Just got into upland bird hunting this year. Eight pheasants so far without a dog. Boy am I hooked. Anyway, does anyone have any recommendations where to get a good bird dog. So far Im leaning towards Brittanys. I would like to get a "started" dog. I live in the Pocatello, Id area. It doesnt need to be "champion" lines. Probably would cost to much. Any input would be greatly appreciated. Thanks guys.
34 replies [Last post]
Tue, 2006-11-14 18:22
Tue, 2006-11-14 18:43#1
I always liked hunting behind a Vizsla or a German Shorthair
Tue, 2006-11-14 21:03#2
Never heard of a Vizsla. Shows how much I need to learn. I watched a guy work his German Shorthair once. Saw him get a pheasant. Thanks.
Tue, 2006-11-14 21:19#3
Here's a little info:
Wed, 2006-11-15 04:22#4
When I had dogs. I had a Brittany and a Short hair. Both were excellent choices for upland game. Quail, Chuckar and Pheasant. Great flushers. The Brittany moved a tad bit faster and was harder to keep focused. Both were males.
Wed, 2006-11-15 08:38#5
When your looking for a dog, just be careful of pedigree's with a bunch of show champions in them. the only place it might not matter is in Brittany's. But make sure there's some field champions there also. Vizsla's are very nice dogs but don't see a lot of the out and around. Don't know why, the ones I have seem were much more suited to foot hunter's than most breed's. A big running Vizsla my go 100yds to the front. In rare cases more. The best I've seem were some owned by a lady out of western wash, they had a range of several hundred yds.
Wed, 2006-11-15 17:38#6
Thanks alot guys. Gonna do some more research. Cant wait to get me buddy.
Wed, 2006-11-15 18:53#7
I have had Brittanys and Springers. I think my selection would be in part based upon the type of cover I hunted. If I were to hunt really thick cover of high grass, I would go with a flusher like a Springer rather than a pointer like the Brittany.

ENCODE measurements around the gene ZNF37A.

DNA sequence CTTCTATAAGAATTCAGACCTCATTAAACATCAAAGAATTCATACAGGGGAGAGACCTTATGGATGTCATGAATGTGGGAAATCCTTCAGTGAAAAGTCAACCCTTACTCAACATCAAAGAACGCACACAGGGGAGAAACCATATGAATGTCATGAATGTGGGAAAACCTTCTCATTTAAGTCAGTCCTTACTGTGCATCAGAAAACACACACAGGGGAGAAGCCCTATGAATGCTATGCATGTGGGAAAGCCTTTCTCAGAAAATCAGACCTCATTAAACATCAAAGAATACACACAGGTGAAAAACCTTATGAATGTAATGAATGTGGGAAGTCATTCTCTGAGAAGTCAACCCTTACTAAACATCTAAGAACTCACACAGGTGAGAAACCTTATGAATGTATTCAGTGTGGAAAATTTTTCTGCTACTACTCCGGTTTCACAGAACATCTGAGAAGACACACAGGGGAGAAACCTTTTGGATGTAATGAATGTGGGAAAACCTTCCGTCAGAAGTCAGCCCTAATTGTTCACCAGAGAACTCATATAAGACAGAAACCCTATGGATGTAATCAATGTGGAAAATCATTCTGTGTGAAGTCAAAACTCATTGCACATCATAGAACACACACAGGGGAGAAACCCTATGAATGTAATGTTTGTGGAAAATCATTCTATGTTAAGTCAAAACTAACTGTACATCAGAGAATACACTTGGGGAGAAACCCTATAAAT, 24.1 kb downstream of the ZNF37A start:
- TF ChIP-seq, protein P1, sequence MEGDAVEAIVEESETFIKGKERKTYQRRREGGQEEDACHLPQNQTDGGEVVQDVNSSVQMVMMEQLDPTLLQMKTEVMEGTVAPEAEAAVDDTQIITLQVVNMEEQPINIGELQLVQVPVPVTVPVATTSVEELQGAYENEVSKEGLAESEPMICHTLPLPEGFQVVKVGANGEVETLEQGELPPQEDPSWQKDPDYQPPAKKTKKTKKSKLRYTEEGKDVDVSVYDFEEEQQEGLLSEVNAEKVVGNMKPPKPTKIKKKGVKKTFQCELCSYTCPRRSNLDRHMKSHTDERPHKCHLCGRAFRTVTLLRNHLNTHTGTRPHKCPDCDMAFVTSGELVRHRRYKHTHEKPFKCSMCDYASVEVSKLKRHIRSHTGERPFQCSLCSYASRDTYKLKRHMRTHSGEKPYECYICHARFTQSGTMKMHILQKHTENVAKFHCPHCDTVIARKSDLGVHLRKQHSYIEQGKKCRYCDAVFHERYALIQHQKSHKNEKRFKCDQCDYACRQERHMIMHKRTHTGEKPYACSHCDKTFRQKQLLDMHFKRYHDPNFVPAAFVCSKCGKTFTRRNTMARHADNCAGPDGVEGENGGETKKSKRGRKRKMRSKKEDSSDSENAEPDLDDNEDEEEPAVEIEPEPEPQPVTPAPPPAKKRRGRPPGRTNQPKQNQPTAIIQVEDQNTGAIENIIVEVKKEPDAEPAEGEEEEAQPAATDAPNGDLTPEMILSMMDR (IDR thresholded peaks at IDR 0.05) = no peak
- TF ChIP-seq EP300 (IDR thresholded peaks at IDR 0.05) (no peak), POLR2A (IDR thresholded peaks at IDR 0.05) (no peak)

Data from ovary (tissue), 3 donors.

Another consideration is if you are going to also hunt waterfowl. My Springer was trained for blinds and water retrieves as well as upland birds. When I lived in Washington State, I knew one hunter who used a Chesepeake for upland as well as waterfowl.
I am very partial to Spaniels. This is primarily because for me they are full time companions at home who hunt with me in the fall. A good friend once told me that Labs are good friends but Spaniels are buddies.
Thu, 2006-11-16 17:33#8
I will be hunting a little of both, thick cover/tall grass and a little bit of cover thats not so thick. I had a few people tell that Springers can get a little tempermental as they get older. Has anyone had that problem?
Thu, 2006-11-16 17:54#9
I got my Springer when he was middle aged. I am not clear what people are referring to when they say "temperamental". My Springer was very attached to me and very possesive of the relationship. Any birds shot he would bring to me. I am no dog expert, but, the issue of temperament is something I would check into when I contacted a breeder.
One other thing, my Springer was a really tough dog! The cover he would go through all day without a problem always amazed me. It definitely saved me from getting worn out and beat up.
Tue, 2006-11-28 17:06#10
Did you say you are new to upland bird hunting? Just wanted to make sure. If you are new to the sport of upland I would recommend a good calm lab. These dogs hunt tight with you and they are easier to control than alot of high energy breeds. I've hunted behind brits, shorthairs, spaniels and labs and really enjoy having the labs. They are close enough that they clue you in when they get birdy. The pointing breeds are far ranging and have found that people that don't have alot of field experience seem to get uptight about the space between the hunter and dog. I've been hunting upland birds for the last 30 + years and have not found a better dog then labs. I like to call them SUD's Sport Utility Dogs. Their value as a house mate is great also, calm at home and good pets.
My opinion only for what it's worth!